Anne Godsil-Friesz | My very first August at WSU, I remember moving into Perham Hall, 3rd floor. My grandparents drove me and my stuff from Vancouver to campus and helped me get settled in. My grandfather walked down the hall and met a few girls and he introduced them to me, thanks to my talkative grandfather! That’s what I remember most about my experience at WSU, the PEOPLE. Warm, friendly, embracing. I’ll never forget those memories. My heart swells with joy and my eyes happily tear up when I think about my days on the Palouse.

Margaret Holmberg | We weren’t sure if we’d live long enough to see this day, but here we were gazing out from our end zone seats at over 100,000 fans at the 1998 Rose Bowl. 100,000, that’s a good YEAR in Pullman, to see our Cougs, pretty damn exciting. But when the team entered the stadium and half of it turned Crimson from pom poms that we didn’t know about we just about lost it right there! Our “cheap seats” allowed us to view the “Sea of Crimson” which will always be a great Wazzu memory, or at least in the top 1000.

Rick Stewart | I can feel the warm spring sun, the cool green grass, and my joy for time to relax beneath Bryan Tower between classes while waiting for my girlfriend, then fiancée, now wife of 42 years to join me. Those memories warm my heart as I reflect on what WSU has meant in our lives and in our kids’ lives, as they, too, met their wives and all graduated there. We love it almost as much as we love each other and our family.

Dave Spencer ’66 | Moving into brand new Goldsworthy Hall in the fall of 1962 I discovered the large color TV in the basement lounge. Color TV was just out then and although poor by today’s standards, I was mesmerized! Bonanza! Disney’s Wonderful World of Color! I couldn’t keep away. My recollection of that reaction to color TV provides me a sense of developments which have occurred in my lifetime. Cell phones, computers, I-Pods, digital books,- the list is breathtaking and mindboggling. Meanwhile every year I plant, tend and harvest my vegetable garden just as we did when I was a kid.

Joan Halsey | My favorite Coug memory was going to the Aloha Bowl my senior year. It was the first time I had ever flown and the whole trip was amazing. The best part was that everywhere you went there were people in Coug gear. Even if you didn’t know them, we were all part of a family that was there to support and cheer on our precious Cougars. They didn’t disappoint, but win or lose, my heart will always belong to the Washington State Cougars!! GO COUGS!!!!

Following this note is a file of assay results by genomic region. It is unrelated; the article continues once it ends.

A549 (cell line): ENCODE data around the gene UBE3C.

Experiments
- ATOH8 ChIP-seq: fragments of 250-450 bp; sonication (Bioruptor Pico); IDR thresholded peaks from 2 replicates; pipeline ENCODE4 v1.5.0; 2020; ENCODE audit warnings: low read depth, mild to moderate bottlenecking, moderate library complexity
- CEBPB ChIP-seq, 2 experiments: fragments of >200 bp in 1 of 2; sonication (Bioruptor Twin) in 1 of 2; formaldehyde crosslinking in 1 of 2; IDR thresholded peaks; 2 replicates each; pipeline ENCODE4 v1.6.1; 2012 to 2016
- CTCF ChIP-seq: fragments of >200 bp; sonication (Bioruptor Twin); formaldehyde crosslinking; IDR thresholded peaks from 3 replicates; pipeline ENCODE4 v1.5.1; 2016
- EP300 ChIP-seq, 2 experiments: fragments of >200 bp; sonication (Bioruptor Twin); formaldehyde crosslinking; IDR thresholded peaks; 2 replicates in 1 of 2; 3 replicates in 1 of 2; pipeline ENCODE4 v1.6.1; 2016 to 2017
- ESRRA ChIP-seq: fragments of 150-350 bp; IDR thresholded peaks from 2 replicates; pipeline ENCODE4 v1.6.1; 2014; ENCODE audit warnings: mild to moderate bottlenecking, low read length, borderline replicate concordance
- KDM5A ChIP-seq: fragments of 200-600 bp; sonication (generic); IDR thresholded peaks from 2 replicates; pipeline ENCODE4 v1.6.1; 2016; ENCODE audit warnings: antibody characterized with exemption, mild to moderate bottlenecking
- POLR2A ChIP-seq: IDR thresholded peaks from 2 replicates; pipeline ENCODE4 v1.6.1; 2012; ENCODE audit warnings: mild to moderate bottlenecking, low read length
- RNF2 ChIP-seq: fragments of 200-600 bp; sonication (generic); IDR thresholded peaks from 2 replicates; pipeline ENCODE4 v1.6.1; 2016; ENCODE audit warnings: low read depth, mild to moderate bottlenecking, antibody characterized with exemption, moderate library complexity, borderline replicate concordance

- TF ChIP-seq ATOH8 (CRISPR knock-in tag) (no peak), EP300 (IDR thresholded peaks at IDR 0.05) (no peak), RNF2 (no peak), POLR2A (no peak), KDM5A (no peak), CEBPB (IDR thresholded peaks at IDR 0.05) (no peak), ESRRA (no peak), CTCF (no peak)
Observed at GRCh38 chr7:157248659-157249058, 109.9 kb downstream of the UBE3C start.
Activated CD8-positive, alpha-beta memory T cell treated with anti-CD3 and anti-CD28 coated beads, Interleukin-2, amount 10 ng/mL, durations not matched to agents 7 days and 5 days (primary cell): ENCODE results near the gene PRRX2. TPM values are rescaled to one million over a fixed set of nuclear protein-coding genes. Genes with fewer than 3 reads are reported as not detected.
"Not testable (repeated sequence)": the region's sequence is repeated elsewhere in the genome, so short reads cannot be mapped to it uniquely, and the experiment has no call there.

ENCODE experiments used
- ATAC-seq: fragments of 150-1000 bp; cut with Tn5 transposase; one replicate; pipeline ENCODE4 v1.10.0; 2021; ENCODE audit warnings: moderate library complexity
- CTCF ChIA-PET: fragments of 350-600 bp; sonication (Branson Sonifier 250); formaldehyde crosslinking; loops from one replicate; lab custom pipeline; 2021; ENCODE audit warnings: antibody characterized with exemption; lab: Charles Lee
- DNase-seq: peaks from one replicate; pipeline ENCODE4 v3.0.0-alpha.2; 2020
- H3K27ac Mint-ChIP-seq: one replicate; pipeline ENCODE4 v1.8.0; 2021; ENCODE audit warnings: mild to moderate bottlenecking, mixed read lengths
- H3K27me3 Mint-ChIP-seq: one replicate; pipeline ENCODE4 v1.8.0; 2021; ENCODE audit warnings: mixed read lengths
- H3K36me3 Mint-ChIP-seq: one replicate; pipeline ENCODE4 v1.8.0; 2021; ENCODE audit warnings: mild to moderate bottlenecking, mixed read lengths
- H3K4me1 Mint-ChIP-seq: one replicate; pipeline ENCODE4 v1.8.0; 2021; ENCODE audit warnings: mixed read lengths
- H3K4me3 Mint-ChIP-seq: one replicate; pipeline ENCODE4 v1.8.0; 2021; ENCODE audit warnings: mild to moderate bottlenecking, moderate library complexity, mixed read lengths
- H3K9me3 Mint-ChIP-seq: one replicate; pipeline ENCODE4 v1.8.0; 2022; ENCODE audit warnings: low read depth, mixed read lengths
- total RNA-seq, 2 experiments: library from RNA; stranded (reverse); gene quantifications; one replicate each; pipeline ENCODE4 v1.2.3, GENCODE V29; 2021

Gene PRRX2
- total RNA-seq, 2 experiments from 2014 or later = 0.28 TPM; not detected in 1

Cindy Ellis | Born in Pullman, lived here through most of grade school & surrounded by family – a bunch worked at Washington State University. I knew the WSU fight song before I started grade school. Grandparents, mother, step-mother, aunt, step-sister, & various cousins (once or was it twice removed) worked (and still work) here – some even attended school here. Palms – Johnson – Newby – Blankenship – Hatley – just to name a few. Me? I’ve been here nearly 30 years. Our family definitely bleeds crimson and gray! Go Cougs!

Rob Webb | My all-time favorite memory of
WSU is when I proposed to my wife at the WSU-USC Homecoming football game at half-time in 1984. The cheerleading squad helped me out and ran a “will you marry me” banner around the field. I nervously ran up to where we were sitting and gave my girlfriend at the time a box of cracker jacks. She opened it up to find an engagement ring as the prize! She joyfully said yes:) Today we are 27+ years happily married Cougs!

Chris Knudsen | May 18, 1980 – Mt. St. Helen’s erupted. I was living in Streit Dorm and was really hung-over that morning. A friend pounded on my door that the volcano had blown – I thought it was a joke. Finally she slipped a note under my door that read: You need to get up now! The volcano blew, your friend you had the bachelor party for last night is in jail and no one can find your visiting brother. I looked out the big west facing window – sure enough there was the big ominous volcanic dust cloud headed our way.